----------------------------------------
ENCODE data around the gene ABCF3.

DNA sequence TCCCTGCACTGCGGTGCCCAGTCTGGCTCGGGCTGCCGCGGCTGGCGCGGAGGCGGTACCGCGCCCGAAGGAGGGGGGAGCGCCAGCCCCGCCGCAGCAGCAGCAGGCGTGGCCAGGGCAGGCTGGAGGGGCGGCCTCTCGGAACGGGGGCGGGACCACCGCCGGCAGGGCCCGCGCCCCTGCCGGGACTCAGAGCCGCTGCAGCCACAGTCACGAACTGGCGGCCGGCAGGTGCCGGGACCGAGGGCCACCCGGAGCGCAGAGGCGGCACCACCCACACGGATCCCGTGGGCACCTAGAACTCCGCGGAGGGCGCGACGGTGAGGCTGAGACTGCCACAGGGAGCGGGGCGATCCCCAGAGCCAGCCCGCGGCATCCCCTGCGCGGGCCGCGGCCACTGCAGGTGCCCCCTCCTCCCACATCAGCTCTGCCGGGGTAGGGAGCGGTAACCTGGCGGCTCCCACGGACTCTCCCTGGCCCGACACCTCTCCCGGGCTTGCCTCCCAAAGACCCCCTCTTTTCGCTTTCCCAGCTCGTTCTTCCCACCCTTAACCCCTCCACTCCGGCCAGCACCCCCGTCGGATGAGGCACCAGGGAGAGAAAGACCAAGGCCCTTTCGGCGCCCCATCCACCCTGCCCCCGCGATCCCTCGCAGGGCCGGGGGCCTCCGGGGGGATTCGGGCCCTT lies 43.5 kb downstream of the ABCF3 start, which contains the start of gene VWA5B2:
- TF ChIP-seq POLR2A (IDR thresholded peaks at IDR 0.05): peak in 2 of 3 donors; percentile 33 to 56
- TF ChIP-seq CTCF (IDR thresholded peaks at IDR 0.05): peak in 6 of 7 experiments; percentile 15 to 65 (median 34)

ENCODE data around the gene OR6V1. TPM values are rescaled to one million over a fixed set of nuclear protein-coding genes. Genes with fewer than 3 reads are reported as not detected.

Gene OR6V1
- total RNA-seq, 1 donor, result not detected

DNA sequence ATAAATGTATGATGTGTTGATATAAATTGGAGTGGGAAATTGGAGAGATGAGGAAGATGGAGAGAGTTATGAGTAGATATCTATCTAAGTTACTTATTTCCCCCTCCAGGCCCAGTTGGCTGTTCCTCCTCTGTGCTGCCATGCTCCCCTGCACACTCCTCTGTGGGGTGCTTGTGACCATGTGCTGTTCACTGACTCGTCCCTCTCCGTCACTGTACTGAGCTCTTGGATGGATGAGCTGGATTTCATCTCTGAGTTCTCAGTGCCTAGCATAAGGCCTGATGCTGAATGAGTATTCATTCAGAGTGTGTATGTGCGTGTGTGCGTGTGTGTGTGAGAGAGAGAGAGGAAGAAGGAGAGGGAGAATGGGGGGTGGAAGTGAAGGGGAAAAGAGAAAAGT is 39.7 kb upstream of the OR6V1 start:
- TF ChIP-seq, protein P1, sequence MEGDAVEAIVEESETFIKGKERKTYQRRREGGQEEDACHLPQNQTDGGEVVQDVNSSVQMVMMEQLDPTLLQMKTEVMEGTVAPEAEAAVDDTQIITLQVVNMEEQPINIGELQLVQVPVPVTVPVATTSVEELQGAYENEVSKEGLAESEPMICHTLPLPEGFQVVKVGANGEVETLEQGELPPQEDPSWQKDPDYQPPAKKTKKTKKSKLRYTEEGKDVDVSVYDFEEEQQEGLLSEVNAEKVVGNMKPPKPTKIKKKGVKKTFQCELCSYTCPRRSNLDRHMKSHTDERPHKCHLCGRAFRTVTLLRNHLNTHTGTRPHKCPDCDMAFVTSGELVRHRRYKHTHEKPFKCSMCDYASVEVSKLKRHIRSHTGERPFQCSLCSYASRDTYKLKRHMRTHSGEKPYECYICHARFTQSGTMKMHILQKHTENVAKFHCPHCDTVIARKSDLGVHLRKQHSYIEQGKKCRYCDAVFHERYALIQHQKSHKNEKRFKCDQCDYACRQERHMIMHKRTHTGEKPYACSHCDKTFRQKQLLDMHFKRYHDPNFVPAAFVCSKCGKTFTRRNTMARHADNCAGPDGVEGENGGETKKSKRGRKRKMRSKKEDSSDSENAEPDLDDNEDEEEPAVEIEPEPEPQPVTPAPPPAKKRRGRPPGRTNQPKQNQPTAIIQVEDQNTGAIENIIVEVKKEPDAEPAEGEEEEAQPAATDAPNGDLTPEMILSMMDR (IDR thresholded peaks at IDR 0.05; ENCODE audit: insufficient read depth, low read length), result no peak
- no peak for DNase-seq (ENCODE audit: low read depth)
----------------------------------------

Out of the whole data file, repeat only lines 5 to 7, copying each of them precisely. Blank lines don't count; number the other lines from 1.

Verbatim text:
ENCODE data around the gene OR6V1. TPM values are rescaled to one million over a fixed set of nuclear protein-coding genes. Genes with fewer than 3 reads are reported as not detected.

Gene OR6V1
- total RNA-seq, 1 donor, result not detected